There are various reasons for relapse, and all are related to some triggers. We have environmental causes, and they are all drug-related prompts that activate memories. 

They can be:  

  • A place that you were taking alcohol or drugs from 
  • People that remind your alcohol or drugs use 
  • A song during your drug addiction time 
  • Objects such as plates or a chair you loved at that time of drug use 
  • A stressful moment that you used to lessen the addiction

Another cause is emotional or mental causes. Here stress is the most apparent cause of relapse as it has a significant damaging effect on the brain.

High levels of stress expose one to addiction, while those already in it become more oversensitive.  

And thus, high risk of relapse to anyone on the recovery journey. When you manage stress, you're on a great path of relapse prevention plan. 

Other primary causes are depression, anger, loneliness, hunger, tiredness, negative feelings, physical and sexual abuse, a bad relationship, a bad workplace, and high triggers of relapse. 

Can withdrawal symptoms trigger a relapse? 

It has been shown that withdrawal symptoms can trigger a relapse, especially when exploring alternative ways to stop an addiction and enter treatment.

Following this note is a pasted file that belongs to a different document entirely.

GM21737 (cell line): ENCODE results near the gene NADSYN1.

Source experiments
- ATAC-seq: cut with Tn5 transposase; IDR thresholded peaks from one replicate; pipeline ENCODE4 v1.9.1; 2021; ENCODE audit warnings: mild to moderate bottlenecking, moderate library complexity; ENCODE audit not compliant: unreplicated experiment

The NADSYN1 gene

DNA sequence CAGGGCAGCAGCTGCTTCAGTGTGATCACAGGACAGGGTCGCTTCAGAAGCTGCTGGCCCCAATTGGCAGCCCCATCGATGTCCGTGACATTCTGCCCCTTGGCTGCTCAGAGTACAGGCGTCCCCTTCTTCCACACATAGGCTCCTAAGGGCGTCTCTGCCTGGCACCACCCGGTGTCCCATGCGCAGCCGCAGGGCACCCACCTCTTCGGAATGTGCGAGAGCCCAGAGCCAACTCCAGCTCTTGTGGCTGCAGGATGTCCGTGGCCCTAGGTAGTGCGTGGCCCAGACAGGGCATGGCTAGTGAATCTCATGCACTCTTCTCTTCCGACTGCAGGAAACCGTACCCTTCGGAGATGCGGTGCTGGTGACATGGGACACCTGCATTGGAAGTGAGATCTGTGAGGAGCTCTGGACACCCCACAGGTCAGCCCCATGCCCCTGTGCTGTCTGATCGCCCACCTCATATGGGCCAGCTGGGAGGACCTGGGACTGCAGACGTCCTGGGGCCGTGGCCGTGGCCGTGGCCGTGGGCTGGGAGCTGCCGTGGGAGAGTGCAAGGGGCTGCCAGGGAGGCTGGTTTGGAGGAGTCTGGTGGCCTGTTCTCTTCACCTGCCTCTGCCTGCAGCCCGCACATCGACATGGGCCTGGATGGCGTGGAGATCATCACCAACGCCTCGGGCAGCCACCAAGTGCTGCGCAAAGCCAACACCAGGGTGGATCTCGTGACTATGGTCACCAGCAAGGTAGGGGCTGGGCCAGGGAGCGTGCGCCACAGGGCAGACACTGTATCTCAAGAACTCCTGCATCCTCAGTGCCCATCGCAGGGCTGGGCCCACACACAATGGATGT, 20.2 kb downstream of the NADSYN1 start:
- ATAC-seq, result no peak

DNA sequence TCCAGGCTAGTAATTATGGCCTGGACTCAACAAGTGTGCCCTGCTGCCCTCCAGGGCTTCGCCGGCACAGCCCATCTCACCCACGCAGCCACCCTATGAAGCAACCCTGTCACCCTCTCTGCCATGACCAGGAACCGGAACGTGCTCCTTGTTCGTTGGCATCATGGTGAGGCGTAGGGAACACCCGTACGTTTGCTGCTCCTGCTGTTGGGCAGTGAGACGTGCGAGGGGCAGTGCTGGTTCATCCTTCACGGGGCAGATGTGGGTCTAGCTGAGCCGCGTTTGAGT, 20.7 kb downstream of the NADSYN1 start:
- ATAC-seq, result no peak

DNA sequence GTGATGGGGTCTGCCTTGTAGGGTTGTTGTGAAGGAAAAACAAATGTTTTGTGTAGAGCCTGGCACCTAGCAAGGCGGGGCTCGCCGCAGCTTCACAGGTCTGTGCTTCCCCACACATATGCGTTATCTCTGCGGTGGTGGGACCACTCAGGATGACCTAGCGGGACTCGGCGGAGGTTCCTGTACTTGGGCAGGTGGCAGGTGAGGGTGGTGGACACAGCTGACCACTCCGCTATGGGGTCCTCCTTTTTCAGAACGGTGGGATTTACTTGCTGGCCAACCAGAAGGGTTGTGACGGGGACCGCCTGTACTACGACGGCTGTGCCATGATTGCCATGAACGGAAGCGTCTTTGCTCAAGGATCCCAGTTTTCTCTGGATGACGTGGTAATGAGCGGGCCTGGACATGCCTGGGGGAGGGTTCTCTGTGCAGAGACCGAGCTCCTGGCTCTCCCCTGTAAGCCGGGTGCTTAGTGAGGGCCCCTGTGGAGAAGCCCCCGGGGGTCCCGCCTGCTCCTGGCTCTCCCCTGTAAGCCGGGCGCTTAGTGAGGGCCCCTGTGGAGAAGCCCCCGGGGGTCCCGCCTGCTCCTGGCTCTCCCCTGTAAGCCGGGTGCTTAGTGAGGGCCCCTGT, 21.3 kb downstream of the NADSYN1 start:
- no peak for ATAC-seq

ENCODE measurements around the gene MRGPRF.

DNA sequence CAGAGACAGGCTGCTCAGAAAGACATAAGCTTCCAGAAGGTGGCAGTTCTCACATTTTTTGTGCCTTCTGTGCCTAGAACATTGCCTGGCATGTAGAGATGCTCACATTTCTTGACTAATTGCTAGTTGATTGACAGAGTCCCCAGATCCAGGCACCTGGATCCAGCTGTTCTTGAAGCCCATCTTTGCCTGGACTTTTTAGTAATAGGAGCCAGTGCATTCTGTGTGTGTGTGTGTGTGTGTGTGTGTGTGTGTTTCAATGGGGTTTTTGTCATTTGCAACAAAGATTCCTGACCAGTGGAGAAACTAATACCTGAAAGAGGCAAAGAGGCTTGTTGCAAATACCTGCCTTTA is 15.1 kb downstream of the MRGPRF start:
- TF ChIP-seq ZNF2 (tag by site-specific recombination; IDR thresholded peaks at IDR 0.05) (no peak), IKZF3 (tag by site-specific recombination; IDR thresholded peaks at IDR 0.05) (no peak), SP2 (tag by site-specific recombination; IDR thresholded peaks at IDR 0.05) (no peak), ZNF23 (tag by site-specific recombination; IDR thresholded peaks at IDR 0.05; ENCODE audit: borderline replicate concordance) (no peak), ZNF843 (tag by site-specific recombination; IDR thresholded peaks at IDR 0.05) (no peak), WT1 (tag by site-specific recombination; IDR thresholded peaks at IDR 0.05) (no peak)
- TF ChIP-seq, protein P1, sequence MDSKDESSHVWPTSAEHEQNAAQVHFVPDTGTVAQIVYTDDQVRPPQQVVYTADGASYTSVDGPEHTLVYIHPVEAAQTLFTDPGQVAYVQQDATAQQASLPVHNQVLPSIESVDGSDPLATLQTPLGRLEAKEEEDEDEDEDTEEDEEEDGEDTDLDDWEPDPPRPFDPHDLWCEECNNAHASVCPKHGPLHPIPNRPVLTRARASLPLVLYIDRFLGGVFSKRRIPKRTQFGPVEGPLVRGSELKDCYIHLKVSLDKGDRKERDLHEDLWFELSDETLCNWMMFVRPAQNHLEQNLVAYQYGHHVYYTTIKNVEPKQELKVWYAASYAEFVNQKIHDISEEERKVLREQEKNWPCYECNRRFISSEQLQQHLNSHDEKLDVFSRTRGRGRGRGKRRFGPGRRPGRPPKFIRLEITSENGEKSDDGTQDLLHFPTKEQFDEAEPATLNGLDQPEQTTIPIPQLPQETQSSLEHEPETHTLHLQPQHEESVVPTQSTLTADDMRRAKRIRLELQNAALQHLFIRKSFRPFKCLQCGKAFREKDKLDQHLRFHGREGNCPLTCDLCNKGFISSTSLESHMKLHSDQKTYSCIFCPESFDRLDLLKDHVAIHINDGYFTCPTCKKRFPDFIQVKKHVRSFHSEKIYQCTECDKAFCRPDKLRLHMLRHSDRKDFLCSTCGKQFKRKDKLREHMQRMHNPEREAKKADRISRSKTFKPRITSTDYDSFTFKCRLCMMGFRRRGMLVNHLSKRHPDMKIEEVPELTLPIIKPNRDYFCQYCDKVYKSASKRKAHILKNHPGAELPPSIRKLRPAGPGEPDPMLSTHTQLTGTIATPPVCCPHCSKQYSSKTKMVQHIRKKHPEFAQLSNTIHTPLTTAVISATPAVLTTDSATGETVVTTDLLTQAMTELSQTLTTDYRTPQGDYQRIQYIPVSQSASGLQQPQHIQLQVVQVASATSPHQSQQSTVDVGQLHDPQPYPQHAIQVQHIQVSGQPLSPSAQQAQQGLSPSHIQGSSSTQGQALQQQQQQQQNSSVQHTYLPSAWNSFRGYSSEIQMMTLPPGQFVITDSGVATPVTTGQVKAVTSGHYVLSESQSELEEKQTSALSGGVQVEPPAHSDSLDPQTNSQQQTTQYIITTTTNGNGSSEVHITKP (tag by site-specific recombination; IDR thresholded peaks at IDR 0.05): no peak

They are often the most difficult part of withdrawal, and when these physical symptoms are combined with emotional distress, it can be a recipe for relapse.  

Acute withdrawal symptoms are nausea, cramping, aches, and chronic pain. And the symptoms can be worse and risk anyone of relapse while attempting to avoid the discomfort. [5] 

Although it seems logical that detox can be risky, sometimes withdrawal symptoms don't often trigger a relapse, so there's no need to fear the withdrawal process.

Patients who go through withdrawal usually experience symptoms like agitation, anxiety, insomnia, nausea, or vomiting.  

These symptoms usually occur in the first few days of the withdrawal process and last for weeks. Withdrawal is challenging, but it does not usually cause any long-term effects.  

The difficulty individuals experience with withdrawing will vary depending on the drug and alcohol class. so, though is a challenging process, it's not the reason that people relapse. 

Warning signs of alcohol addiction relapse 

Progress is one of the most difficult things to maintain. Early recovery is not easy but working with like-minded people makes the world feel that much brighter.